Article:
The Wilson students and community received a moment of inspiration on Mar. 7 as Dr. Kim van Alkemade came to Wilson for a Writers Series event to talk about her newly published book “Orphan #8.” Van Alkemade was invited to campus by Amy Ensley, Director of the Hankey Center, in part of the Women’s History Month celebration. Ensley reached out to van Alkemade since her work is a historical fiction novel. She thought that it would “be an interesting topic for our Women’s History Month celebration.”
It takes patience and determination to write a novel and van Alkemade has that as a professional author. She spent time researching the orphanage that her novel is about and what happened during the time it was open. Her grandfather actually inspired all of her investigations. After her time investigating, she spent four years writing her novel, creating multiple drafts, editing, and adding to the manuscript taking it from a 90,000 to a 120,000 word novel. Along with being a writer, van Alkemade is a professor at Shippensburg University. She teaches a creative writing class and devotes most of her time to reading stories and developing new ideas for upcoming novels.
Dr. Michael Cornelius took his Advanced Creative Writing class to listen to this new author. The class is currently working on different styles of writing, working to show instead of tell, and hopes to send different creations to publishers. Cornelius thought it would be a good experience for his students to “spend time with someone who can share not only amazing creative expression, but someone who is also working in the industry and has a fantastic perspective to share.”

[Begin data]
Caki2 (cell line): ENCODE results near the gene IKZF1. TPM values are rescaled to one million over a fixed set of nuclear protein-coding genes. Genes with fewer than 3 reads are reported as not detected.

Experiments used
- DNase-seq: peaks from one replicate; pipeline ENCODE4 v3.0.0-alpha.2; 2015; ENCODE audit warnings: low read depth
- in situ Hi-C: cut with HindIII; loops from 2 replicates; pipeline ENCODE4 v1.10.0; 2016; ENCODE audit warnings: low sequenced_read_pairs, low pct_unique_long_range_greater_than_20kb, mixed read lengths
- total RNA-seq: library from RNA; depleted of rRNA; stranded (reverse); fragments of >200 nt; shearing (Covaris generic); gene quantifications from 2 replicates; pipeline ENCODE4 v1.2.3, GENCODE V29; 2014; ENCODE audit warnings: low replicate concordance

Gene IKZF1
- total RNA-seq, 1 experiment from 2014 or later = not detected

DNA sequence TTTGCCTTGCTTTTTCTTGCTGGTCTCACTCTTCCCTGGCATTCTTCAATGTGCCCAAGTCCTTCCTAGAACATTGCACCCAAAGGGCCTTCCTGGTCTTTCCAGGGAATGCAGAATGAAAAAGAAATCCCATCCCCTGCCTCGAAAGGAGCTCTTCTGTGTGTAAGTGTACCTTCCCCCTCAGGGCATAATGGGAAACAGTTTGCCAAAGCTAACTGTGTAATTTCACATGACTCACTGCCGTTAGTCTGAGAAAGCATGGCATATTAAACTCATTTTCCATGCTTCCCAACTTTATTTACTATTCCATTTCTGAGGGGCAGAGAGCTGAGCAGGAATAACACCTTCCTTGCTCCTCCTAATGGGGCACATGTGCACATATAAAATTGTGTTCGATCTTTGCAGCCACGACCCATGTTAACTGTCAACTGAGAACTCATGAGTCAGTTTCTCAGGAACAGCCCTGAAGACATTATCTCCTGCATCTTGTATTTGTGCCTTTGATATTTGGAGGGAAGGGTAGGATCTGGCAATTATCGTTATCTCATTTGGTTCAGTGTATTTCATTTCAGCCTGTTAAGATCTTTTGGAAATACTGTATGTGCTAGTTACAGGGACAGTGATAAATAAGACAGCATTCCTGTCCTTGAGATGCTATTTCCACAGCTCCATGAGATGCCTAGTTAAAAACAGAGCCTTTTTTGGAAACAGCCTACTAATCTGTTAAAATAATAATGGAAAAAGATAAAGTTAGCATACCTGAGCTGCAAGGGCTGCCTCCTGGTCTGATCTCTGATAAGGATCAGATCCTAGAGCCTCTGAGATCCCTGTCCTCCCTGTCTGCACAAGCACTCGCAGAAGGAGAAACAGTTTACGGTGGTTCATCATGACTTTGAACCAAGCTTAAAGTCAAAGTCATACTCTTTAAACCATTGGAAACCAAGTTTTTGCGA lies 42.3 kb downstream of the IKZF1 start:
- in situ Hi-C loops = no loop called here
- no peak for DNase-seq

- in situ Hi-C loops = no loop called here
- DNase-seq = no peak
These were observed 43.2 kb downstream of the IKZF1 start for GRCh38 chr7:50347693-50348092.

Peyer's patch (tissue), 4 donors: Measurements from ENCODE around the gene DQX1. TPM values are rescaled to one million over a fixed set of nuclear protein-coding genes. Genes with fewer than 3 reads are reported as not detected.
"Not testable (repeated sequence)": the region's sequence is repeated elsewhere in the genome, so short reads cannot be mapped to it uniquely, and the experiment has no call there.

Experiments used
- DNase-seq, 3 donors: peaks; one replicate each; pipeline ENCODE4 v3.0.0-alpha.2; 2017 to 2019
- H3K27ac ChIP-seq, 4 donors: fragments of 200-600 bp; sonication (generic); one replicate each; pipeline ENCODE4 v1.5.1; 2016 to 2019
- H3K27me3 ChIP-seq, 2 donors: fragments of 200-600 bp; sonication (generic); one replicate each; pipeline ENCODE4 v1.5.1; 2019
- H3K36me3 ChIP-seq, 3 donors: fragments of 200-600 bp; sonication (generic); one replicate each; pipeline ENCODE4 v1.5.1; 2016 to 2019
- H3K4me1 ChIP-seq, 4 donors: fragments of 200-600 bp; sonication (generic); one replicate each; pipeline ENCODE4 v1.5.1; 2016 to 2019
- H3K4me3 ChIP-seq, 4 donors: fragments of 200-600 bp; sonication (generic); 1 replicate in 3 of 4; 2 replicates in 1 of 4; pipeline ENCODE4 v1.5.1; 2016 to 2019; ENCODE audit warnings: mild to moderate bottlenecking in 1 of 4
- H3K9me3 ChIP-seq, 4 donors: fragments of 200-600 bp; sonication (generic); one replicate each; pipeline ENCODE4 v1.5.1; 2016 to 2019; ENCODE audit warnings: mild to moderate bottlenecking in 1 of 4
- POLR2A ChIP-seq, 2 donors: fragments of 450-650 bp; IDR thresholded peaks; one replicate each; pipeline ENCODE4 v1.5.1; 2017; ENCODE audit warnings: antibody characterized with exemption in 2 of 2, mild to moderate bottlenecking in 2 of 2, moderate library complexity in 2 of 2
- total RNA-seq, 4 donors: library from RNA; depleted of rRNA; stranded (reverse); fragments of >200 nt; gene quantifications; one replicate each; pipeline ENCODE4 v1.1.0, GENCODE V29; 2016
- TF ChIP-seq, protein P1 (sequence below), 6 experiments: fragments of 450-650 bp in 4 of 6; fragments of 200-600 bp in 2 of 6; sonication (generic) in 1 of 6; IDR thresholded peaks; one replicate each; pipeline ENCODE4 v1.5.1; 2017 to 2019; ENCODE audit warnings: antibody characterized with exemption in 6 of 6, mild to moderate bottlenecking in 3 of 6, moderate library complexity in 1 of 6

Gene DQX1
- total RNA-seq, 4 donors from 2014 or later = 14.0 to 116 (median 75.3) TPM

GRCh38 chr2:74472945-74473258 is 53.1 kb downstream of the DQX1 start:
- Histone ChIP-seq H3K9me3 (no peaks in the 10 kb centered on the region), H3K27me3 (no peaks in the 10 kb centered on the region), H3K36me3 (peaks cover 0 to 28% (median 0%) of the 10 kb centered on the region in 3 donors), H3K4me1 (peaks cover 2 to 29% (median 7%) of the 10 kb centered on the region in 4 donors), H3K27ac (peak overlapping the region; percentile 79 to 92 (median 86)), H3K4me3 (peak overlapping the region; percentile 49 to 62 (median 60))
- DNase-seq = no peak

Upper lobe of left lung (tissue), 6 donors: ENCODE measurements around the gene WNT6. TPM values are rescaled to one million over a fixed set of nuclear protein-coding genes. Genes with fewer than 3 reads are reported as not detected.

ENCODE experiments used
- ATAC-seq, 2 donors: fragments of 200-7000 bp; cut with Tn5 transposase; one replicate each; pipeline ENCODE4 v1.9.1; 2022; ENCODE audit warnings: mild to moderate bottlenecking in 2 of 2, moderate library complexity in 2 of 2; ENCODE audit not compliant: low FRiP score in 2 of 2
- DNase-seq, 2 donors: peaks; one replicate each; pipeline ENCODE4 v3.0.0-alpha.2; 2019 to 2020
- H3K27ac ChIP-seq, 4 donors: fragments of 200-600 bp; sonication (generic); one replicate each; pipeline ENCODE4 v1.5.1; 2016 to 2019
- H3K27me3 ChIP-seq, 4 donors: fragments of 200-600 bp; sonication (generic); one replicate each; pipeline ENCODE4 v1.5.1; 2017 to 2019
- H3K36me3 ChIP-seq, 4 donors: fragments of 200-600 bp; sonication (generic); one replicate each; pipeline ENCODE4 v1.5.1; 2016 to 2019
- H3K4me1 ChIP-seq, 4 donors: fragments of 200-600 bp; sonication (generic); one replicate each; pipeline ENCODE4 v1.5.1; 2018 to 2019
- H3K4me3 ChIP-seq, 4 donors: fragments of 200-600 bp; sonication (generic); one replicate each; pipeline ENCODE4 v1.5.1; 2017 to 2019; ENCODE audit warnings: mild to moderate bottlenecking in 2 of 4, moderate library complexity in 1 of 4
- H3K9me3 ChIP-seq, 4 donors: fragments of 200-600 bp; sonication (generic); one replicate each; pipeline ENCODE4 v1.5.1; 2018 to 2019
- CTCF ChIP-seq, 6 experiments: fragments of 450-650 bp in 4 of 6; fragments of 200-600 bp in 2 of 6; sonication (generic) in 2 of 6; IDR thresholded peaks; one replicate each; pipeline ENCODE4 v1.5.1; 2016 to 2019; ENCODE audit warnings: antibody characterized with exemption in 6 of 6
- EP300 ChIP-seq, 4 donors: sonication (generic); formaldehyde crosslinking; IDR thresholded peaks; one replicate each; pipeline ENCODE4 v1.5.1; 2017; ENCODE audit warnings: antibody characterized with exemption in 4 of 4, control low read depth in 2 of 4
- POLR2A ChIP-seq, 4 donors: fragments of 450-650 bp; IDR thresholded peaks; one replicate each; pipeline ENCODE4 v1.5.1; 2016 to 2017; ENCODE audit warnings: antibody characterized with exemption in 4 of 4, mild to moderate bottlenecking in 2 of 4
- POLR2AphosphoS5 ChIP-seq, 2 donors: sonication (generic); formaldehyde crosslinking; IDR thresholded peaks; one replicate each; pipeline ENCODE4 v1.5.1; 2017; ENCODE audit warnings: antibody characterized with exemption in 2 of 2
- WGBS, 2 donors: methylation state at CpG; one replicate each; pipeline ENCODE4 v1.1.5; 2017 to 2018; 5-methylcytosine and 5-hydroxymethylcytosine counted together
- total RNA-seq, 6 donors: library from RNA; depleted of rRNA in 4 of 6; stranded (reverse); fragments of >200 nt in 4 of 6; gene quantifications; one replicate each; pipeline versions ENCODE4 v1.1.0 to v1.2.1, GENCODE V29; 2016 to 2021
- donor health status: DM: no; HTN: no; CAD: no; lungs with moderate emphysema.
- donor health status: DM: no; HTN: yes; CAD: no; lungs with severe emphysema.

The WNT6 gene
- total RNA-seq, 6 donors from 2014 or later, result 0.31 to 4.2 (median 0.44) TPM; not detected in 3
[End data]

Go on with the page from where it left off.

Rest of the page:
As a writer, it is a good experience to meet someone who is successful and is already published. At one point during her discussion, van Alkemade asked, “Can you write it as a scene? English is the only time that you get to write out scenes.” This is good advice for a new writer who wants to create a novel and get published, because as a story is being written, the writer is constantly creating scenes. If you believe that you can write, explain it to make the reader feel something. If you can visualize the people and dialogue as a scene, then you have the power to write.
For more information on Dr. Kim van Alkemade, visit her website.